Collections Highlights
Mexican and Central American Virtual Hall
Mexican and Central American Virtual Hall
The Hall of Mexico and Central America presents an anthropologically oriented overview of pre-Hispanic culture. The Virtual Hall complements the existing hall by providing visitors and researchers with digital images and detailed information on artifacts displayed in the hall and by presenting new information about pre-Hispanic culture gleaned from research taking place since the hall's inauguration in 1970.
Additional Resources: Development of Mexican and Central American Hall | Research & Projects
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Textile Collection
Textiles tell a great deal about the history, daily life, aesthetics, environment, and technology of people all over the world. Used to make clothing, accessories, and domestic goods, textiles vary in complexity from plain and utilitarian, to decorative and ceremonial. Since the Museum's founding in 1869, the Anthropology Division's ethnographic collection has grown to include 10,500 textiles from Africa, Europe, Asia, the Pacific Islands, and the Americas.
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Buddha Project
The set of over 1000 objects is a compilation of images related to the Buddha and Buddhist practice collected from the AMNH Asian Ethnographic Collections. The project was funded by the Anthropology Division with the support of the Jane Belo Tanenbaum Fund and the Whitney Tibetan Fund.
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Tibetan Medical Paintings
This rare, complete set of 79 Tibetan medical tangkas was painted by the Nepalese tangka artist Romio Shrestha and his Tibetan, Nepalese, and Bhutanese students in Kathmandu during seven years in the late 1980's and early 1990's. The paintings were donated to this Museum by Emily Fisher, a Museum Trustee. The medical tangkas form a unique document in the history of medicine.
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Lang-Chapin Congo Expedition (1909-1915)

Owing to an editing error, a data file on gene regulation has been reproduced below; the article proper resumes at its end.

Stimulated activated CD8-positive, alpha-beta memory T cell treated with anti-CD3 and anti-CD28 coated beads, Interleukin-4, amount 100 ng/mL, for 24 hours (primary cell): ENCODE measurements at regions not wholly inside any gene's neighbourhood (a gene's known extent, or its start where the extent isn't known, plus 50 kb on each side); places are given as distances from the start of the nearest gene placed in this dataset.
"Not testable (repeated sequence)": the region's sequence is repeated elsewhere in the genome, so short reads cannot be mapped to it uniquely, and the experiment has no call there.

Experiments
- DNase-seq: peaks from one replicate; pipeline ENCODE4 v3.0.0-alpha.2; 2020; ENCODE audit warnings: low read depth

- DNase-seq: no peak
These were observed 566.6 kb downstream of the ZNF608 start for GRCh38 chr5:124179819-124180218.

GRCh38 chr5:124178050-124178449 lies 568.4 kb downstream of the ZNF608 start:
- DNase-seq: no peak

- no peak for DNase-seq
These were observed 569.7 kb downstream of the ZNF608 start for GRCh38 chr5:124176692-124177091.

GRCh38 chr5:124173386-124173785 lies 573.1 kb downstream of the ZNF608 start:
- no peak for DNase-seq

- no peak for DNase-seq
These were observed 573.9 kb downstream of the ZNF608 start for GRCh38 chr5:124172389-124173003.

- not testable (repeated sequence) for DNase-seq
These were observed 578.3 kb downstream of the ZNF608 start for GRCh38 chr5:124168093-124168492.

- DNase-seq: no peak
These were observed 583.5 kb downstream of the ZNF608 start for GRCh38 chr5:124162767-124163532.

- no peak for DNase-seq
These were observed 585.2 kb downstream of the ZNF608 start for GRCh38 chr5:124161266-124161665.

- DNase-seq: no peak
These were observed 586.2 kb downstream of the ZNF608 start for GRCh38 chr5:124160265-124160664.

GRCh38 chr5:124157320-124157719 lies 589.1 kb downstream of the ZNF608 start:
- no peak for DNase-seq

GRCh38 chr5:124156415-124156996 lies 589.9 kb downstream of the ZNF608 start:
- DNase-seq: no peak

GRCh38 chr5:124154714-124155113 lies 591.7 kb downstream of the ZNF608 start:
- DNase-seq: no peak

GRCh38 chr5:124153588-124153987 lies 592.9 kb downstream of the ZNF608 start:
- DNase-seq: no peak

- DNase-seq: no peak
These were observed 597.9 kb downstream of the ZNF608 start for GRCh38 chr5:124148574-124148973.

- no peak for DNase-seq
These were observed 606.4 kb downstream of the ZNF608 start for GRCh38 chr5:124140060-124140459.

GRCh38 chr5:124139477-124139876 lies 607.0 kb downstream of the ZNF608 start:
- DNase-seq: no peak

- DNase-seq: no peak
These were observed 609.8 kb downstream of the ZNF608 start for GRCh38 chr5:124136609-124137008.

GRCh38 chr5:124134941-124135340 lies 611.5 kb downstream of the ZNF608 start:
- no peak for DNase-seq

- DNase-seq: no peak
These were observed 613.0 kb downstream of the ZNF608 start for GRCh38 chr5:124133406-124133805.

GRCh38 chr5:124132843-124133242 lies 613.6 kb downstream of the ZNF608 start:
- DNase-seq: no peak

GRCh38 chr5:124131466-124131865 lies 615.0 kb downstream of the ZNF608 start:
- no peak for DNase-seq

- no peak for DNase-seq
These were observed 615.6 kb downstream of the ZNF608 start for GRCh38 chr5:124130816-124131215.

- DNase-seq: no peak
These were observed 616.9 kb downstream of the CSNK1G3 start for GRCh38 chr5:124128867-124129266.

Mammalogist Herbert Lang and his assistant James P. Chapin collected and documented zoological, botanical, and anthropological collections and produced painted and photographic images of the natural and human environment. The Anthropology collection that resulted from the Congo Expedition includes carvings made of wood and ivory, incised gourds, bark cloth, metalworking and musical instruments.
Additional Resources: Photographs from Lang-Chapin Expedition | Library's Lang-Chapin Expedition Website
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Starr Congo Expedition (1905-1906)
American Anthropologist Frederick Starr joined the missionary/explorer Samuel Verner on a collecting expedition to the Congo from 1905-1906. He collected nearly 5,000 artifacts including musical instruments, shields, baskets, masks, stools and games that have become part of the Museum's collection of material culture from the Congo region.
Additional Resources: Starr Expedition Field Notes
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Laufer China Expedition (1901-1904)
Berthold Laufer, who would become one of the most distinguished sinologists of his generation, led the Jacob H. Schiff expedition to China where he was to make a comprehensive ethnographic collection and to conduct scholarly research on the history and culture of a sophisticated people that had not yet experienced the industrial transformation. Laufer made an extinsive collection of representative objects used in daily life, agriculture, folk religion, medicine, and crafts.
Additional Resources: Laufer's Guide to the Chinese Hall
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Jesup North Pacific Expedition (1897-1902)
The anthropologists Berthold Laufer, Waldemar Jochelson, Waldemar Bogoras conducted ethnographic research and made collections in Siberia, Manchuria, and on Sakhalin Island in Asia. On the American side of the Bering Strait, their colleagues Franz Boas, George Hunt, John Swanton, and Harlan Smith studied and collected among the Northwest Coast tribes. Directed by Franz Boas, this expedition was financed by Museum president Morris K. Jesup.
Additional Resources: Photographs from Jesup Expedition